The Golden Calf was a catastrophe of absolutely colossal proportions. You might expect that people who witnessed the most overtly supernatural public miracles before or since when God took them out of Egypt, followed by the cataclysmic Splitting of the Sea, might think that they were in safe hands and things would work out. And yet, Moses disappeared for a little longer than they expected, and they panicked. The mob cornered Ahron and demanded he come up with something to lead them:
וַיִּקָּהֵל הָעָם עַל־אַהֲרֹן וַיֹּאמְרוּ אֵלָיו קוּם עֲשֵׂה־לָנוּ אֱלֹהִים אֲשֶׁר יֵלְכוּ לְפָנֵינוּ כִּי־זֶה מֹשֶׁה הָאִישׁ אֲשֶׁר הֶעֱלָנוּ מֵאֶרֶץ מִצְרַיִם לֹא יָדַעְנוּ מֶה־הָיָה לוֹ – The people gathered against Ahron and said to him, “Make us a god who will go before us, because Moshe, the man who brought us from the land of Egypt – we do not know what happened to him.” (32:1)
Especially seeing that those people had seen, it was a massive betrayal, and obviously, the aftermath was ugly. Moshe destroyed the Tablets containing the Ten Commandments, quite literally shattering the covenant between God and the Jewish People, and God sent a plague.
What happens next is interesting and important.
R’ Shamshon Raphael Hirsch notes that this is the very first time the Jewish People have been on the receiving end of God’s severity. The only historical paradigm up this point is that God gets angry at you, it’s over. Destruction and annihilation wouldn’t be a surprise, and the Golden Calf was a close a call as any. But that’s not what happens.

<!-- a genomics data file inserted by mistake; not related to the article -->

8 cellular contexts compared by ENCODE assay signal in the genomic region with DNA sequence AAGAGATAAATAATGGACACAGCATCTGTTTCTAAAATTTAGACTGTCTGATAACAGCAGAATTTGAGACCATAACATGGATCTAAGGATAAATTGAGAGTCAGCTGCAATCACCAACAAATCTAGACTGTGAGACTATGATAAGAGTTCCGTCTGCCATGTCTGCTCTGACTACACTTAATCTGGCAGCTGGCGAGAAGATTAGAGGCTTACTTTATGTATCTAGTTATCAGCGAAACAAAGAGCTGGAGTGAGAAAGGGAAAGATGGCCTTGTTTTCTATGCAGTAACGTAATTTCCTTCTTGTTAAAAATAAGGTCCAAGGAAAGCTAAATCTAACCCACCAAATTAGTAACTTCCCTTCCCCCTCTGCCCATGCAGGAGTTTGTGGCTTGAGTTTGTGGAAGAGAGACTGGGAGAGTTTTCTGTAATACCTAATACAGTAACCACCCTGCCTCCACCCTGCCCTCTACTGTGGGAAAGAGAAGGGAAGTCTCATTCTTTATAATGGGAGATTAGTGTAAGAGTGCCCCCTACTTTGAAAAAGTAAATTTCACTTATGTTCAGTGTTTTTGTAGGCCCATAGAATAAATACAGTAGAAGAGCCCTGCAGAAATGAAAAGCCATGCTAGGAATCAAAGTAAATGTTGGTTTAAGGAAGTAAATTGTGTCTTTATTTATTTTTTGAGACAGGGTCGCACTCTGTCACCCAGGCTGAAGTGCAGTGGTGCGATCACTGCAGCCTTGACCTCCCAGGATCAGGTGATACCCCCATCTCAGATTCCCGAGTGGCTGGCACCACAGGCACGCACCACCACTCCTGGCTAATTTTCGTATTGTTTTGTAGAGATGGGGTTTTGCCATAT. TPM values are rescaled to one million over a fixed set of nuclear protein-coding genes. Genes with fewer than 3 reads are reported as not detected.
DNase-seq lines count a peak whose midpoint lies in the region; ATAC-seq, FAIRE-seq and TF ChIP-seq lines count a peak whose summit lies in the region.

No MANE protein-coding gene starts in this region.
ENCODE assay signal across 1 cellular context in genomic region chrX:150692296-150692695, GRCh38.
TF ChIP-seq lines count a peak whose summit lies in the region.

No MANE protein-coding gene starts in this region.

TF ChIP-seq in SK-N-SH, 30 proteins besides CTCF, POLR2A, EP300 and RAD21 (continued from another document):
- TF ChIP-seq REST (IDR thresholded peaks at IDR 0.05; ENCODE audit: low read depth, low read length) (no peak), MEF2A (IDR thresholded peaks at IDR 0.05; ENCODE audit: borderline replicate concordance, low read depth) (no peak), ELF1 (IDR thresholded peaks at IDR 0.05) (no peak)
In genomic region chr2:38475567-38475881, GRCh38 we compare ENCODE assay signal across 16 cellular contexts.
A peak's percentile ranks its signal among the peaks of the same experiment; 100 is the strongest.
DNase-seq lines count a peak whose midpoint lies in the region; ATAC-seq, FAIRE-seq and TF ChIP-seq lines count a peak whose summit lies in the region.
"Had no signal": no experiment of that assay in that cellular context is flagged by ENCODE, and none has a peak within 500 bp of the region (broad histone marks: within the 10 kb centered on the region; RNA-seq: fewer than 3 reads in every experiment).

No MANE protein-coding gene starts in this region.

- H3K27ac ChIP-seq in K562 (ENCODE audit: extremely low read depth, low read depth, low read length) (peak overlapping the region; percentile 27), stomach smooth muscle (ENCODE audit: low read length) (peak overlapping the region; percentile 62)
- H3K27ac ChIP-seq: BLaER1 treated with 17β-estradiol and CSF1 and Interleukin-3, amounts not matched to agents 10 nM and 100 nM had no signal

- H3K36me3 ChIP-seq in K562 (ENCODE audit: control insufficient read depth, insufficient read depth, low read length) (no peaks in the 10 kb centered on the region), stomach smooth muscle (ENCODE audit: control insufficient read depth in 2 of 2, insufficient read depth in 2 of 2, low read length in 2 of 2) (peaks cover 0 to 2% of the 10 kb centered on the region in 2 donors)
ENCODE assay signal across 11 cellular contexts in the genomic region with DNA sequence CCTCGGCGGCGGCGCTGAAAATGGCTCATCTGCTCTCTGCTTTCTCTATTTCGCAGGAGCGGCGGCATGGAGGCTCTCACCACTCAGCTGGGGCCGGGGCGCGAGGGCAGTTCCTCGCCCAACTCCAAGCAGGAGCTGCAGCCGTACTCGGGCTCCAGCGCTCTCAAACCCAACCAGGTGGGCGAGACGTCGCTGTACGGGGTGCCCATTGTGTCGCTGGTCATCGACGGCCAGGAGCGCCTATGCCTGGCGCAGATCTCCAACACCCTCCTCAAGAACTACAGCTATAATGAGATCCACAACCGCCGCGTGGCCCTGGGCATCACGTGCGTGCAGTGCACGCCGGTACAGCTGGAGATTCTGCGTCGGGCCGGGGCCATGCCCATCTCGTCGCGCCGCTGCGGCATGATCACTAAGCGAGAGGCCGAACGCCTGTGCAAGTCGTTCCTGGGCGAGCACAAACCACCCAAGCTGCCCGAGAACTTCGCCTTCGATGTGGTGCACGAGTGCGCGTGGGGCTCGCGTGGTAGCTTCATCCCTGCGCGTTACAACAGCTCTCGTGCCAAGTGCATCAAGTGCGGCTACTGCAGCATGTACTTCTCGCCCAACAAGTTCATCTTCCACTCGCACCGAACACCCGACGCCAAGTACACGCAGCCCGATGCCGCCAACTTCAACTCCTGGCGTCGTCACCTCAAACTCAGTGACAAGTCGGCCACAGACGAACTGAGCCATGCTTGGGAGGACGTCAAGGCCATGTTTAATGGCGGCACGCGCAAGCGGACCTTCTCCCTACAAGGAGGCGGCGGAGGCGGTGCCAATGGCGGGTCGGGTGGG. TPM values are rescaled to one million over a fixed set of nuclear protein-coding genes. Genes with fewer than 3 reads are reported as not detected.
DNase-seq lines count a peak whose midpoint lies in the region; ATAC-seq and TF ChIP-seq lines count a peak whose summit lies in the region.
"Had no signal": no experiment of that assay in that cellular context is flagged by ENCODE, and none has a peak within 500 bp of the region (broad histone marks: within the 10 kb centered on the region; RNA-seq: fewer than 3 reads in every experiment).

Instead of just destroying them, God specifically tells Moshe how He’s feeling:
וְעַתָּה הַנִּיחָה לִּי וְיִחַר־אַפִּי בָהֶם וַאֲכַלֵּם וְאֶעֱשֶׂה אוֹתְךָ לְגוֹי גָּדוֹל – “Now, let Me be, that My anger may blaze forth against them and that I may destroy them, and make you the great nation.” (32:10)
What’s so interesting about this is that God doesn’t need to threaten anyone or share how He’s feeling; He can just do things, and that’s why He’s called God. The idea of a threat is specifically to provoke the desired response in the person being threatened. Recognizing this prompt, Moshe successfully persuades God to forgive the people.
The very next thing that happens after the Golden Calf is God’s instruction to build the Mishkan. R’ Hirsch explains that even before the sinners could undergo rituals or offer sacrifices, Hashem had already paved a pathway forward for them.
For the first time, and on at least two fronts, God established plainly to humans that our relationship can withstand missteps. The Golden Calf was the first and worst thing the Jewish People could do, and we could still find our way because God is not only waiting, but inviting us back.
Whatever mistakes we’ve made, we can take heart that we can always make amends.